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ALEC Co-Chairs Cosponsor GOP Voter Suppression Measure

Missouri Co-Chairs Tim Jones and Jason Smith Do Their Part in National ALEC Effort to Suppress Vote

Jefferson City, MO -- Majority Floor Leader Tim Jones and Rep. Jason Smith, co-chairs for the American Legislative Exchange Council (ALEC) in Missouri, have formally co-sponsored ballot language intended to “to suppress the votes of young people, minorities, poor people, elderly people and disabled people.HCR53 was filed last week in the Missouri House in response to a judge’s ruling that the ballot summary written by GOP leaders for their suppression measure was misleading to voters. The resolution is sponsored by Rep. Shane Schoeller, and co-sponsored by Jones, Smith, Speaker Steve Tilley and three other representatives.

HCR53 is scheduled to be heard in the House Elections Committee Tuesday, April 3, at 8:30 a.m.

“This is just the latest in a national effort by regressive politicians to help their candidates in close elections,” said Sean Soendker Nicholson, Director of Progress Missouri. “Politicians like Shane Schoeller and Bill Stouffer who push these laws never acknowledge their real purpose, which is to turn away from the polls people who are more likely to support progressive candidates -- particularly the young, the poor, the elderly and minorities.”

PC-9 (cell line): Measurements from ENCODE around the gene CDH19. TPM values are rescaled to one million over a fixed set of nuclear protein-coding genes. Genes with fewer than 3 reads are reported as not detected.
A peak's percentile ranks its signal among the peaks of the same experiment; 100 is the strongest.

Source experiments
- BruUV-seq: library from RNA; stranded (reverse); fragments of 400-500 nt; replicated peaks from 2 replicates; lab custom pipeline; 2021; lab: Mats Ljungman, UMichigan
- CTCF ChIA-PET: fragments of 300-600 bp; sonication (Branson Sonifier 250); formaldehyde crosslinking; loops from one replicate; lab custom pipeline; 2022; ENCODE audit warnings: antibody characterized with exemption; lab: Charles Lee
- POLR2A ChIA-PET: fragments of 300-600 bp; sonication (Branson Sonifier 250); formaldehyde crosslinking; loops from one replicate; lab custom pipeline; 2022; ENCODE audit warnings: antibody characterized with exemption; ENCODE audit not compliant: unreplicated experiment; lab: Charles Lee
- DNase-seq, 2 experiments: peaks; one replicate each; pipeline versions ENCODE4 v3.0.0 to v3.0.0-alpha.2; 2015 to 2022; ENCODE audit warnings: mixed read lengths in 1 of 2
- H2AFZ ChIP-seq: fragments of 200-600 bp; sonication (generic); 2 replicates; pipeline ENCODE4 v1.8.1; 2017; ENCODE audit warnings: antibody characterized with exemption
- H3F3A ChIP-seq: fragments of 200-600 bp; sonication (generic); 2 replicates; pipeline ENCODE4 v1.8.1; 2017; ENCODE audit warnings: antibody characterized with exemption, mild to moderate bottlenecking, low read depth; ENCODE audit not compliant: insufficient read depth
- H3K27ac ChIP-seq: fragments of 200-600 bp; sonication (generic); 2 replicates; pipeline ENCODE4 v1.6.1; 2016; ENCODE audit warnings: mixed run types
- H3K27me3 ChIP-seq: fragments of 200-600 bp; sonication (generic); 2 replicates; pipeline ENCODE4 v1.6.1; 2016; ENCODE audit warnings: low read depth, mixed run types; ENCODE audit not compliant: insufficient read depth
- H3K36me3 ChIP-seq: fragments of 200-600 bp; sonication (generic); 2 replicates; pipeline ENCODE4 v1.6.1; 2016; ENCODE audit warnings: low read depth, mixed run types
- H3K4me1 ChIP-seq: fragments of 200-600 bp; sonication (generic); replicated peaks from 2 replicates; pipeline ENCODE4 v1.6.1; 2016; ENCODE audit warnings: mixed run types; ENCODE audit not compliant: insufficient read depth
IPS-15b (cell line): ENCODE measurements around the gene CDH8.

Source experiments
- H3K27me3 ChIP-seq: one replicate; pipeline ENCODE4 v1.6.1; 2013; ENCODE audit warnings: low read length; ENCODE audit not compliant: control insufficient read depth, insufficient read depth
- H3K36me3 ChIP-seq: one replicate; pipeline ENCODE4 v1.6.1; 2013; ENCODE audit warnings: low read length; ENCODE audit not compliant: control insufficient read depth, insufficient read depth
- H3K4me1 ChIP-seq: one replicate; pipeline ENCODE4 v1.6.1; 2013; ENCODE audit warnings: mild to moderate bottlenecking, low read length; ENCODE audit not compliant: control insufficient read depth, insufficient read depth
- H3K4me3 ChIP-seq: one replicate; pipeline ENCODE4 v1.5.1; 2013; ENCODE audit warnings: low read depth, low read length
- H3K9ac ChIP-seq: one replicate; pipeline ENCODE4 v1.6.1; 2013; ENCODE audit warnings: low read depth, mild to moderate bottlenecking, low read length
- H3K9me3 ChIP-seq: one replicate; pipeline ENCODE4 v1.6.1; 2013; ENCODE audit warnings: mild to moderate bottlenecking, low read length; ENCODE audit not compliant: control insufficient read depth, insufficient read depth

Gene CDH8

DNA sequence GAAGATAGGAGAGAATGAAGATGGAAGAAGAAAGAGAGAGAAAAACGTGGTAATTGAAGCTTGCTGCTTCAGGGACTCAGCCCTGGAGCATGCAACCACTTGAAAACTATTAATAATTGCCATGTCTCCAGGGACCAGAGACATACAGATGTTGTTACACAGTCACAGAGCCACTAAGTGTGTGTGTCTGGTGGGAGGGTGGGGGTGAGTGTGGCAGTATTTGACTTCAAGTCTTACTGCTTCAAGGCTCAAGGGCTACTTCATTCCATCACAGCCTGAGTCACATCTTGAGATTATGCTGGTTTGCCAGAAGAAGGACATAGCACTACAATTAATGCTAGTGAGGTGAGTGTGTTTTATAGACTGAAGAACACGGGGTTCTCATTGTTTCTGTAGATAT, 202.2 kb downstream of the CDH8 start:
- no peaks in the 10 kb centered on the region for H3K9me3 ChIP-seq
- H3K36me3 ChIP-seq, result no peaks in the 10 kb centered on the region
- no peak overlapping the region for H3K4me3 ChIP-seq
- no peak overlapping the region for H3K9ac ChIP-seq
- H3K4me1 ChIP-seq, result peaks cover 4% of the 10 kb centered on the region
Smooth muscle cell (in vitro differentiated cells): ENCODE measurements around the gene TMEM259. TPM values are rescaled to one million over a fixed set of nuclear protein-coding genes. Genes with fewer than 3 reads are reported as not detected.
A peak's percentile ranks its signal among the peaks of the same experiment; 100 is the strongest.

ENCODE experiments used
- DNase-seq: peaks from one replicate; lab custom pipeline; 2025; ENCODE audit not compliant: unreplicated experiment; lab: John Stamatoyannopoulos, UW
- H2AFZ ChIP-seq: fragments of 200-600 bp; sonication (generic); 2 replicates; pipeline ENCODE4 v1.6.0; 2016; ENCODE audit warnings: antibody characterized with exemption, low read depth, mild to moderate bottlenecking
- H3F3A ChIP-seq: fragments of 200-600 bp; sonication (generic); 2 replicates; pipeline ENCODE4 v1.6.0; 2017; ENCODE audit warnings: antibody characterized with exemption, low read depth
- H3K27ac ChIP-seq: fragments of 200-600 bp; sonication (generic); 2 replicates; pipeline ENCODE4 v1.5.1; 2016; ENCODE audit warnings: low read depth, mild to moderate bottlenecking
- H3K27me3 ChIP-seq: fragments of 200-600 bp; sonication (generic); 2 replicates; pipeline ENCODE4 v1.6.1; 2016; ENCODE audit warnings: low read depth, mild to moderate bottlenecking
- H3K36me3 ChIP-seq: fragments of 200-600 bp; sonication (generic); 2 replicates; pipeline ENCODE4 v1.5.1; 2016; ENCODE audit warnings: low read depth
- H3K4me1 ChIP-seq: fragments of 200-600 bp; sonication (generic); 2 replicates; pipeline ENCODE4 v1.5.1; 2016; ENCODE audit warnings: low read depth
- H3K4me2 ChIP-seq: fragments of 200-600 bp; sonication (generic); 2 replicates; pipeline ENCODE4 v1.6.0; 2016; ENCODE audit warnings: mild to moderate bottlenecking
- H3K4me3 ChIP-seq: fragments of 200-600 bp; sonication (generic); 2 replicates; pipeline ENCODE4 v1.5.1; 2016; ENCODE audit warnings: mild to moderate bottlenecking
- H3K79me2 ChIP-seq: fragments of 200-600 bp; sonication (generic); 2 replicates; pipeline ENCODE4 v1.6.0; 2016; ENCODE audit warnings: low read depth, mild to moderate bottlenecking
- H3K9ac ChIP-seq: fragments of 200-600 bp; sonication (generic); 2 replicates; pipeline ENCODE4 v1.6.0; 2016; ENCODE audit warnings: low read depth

ALEC has been a driving force behind voter suppression legislation like that seen in Missouri, and it’s no surprise that Representative Jones and Smith have signed on to the effort. The Associated Press reported in March 2012 that ALEC is behind “a surge” of photo ID bills across the country. From the AP’s 3/5/12 story:

Five states passed a strict photo ID requirement last year: Wisconsin, Tennessee, Kansas, Texas and South Carolina. In each case, lawmakers integral to passing the bills have either confirmed or reported ALEC ties. A sixth state, Mississippi, enacted a constitutional amendment requiring photo ID in an initiative process begun by a lawmaker reported to have served on an ALEC task force.

The new hurdles to voting pushed by Schoeller, Jones, Smith and ALEC have been condemned by editorial boards, activists, community groups and leaders across the state. Here’s a partial list of nonpartisan condemnations:

According to the Center for Media and Democracy, ALEC co-founder Paul Weyrich told a group of religious conservatives in 1980: "I don't want everybody to vote ... our leverage in the elections quite candidly goes up as the voting populace goes down." Last month, a Wisconsin judge issued an injunction against Wisconsin's photo ID law, based on an ALEC model.


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